The Philippines is undeniably a weight-obsessed society. Our hellos are usually followed by “tumaba ka” or “pumayat ka.” If that’s not enough, you can always count on Christmas parties and family reunions, where having your weight gain pointed out to you is par for the course.

Just like in other countries, overweight individuals in the Philippines experience various forms of discrimination. Most of the local research is focused on the experiences of adolescents and how the accumulated effects of bullying and teasing about their weight lead to long-term psychological harm, particularly anxiety, depression, and low self-esteem. This could negatively affect their ability to succeed, without even considering the added hurdle of implicit marginalization they could possibly encounter in their future places of work.

In recent years, we have seen the body positivity movement gain momentum in creating conversations to challenge societal norms about beauty and size. But apart from the more diverse representation of bodies in media and advertising, it is difficult to measure how effective it has been in changing people’s internalized beliefs. Recently, the diabetic drug Ozempic, faced a worldwide shortage because influencers and young people have been promoting it on TikTok as a miracle drug for weight loss. The painful similarities of this news to what I wrote about in the early 2000s highlight the sad reality that as commonplace body-diverse campaigns have become, the landscape has not really been transformed in ways that truly matter.

I do not wish to undermine the importance of addressing the growing percentage of obesity in the country. However, I cannot stress enough that the stigma around weight is just as worrisome and harmful. Initiatives that tackle obesity should also include education programs aimed at reducing weight-related ostracism, especially on how shaming people for being overweight actually leads to more maladaptive behaviors like excessive eating and poorer dietary choices.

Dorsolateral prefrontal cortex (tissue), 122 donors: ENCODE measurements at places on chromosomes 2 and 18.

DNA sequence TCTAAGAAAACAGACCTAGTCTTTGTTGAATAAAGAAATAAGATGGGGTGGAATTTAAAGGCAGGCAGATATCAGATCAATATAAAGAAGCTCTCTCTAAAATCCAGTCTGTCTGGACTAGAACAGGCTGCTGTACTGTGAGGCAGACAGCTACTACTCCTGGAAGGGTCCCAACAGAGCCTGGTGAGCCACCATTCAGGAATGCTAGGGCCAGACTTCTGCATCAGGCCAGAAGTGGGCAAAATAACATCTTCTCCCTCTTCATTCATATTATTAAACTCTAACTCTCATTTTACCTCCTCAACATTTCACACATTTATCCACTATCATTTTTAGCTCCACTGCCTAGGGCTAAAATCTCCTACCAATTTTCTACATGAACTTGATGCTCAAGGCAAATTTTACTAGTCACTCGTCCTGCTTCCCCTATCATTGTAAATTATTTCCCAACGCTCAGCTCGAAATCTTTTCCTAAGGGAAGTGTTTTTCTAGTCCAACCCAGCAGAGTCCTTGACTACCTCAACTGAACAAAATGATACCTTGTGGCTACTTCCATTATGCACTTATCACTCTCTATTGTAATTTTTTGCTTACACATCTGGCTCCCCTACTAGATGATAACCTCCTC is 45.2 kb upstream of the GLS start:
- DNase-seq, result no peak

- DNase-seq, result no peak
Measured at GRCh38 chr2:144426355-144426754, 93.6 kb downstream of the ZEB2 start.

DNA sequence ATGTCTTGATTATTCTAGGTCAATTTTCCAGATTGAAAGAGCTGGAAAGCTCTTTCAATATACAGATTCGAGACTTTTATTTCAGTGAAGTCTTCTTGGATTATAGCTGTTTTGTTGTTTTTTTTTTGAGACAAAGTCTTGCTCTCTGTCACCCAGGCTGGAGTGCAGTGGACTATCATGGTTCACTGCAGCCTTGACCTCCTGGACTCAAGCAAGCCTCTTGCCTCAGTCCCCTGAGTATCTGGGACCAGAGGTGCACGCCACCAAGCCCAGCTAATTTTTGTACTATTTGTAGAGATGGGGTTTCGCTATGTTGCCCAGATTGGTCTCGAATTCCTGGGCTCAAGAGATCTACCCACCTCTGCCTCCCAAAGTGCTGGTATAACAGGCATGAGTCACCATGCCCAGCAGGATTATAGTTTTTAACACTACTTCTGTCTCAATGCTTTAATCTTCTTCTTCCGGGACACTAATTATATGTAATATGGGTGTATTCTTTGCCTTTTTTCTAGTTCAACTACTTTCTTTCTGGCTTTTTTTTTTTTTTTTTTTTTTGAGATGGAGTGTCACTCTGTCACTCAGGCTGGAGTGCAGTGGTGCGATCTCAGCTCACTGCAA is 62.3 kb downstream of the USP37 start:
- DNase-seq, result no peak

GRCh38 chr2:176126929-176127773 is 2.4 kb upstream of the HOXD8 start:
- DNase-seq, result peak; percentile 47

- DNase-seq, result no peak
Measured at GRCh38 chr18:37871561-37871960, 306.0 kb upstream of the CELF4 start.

In She Talks Asia, the women empowerment platform I co-founded, we have seen the power of harnessing stories to create more empathy, especially by discussing the negative impact of seemingly harmless words about someone’s weight. Having more targeted interventions that humanize how damaging weight stigma is help reduce implicit and explicit forms of weight bias.


As we come to the final week of women’s month, awareness about subtle forms of discrimination, including a discussion on weight-related prejudice, should be part of the ongoing efforts. While it feels warm and fuzzy to just celebrate our wins, progress entails putting the spotlight on uncomfortable topics that invite self-reflection about one’s own biases.

My college roommates and I never tried Ionamin. But we did subject our young bodies to several fad diets. I remember how my roommate nearly fainted in class after three days of being on the South Beach diet. It is heartbreaking to know that our teenage fears about gaining weight were not unfounded after all.

Everyone should be treated with respect and dignity regardless of their body size. And the children and young women in our lives deserve to grow up in a world where they will not be pressured to measure their worth on a scale.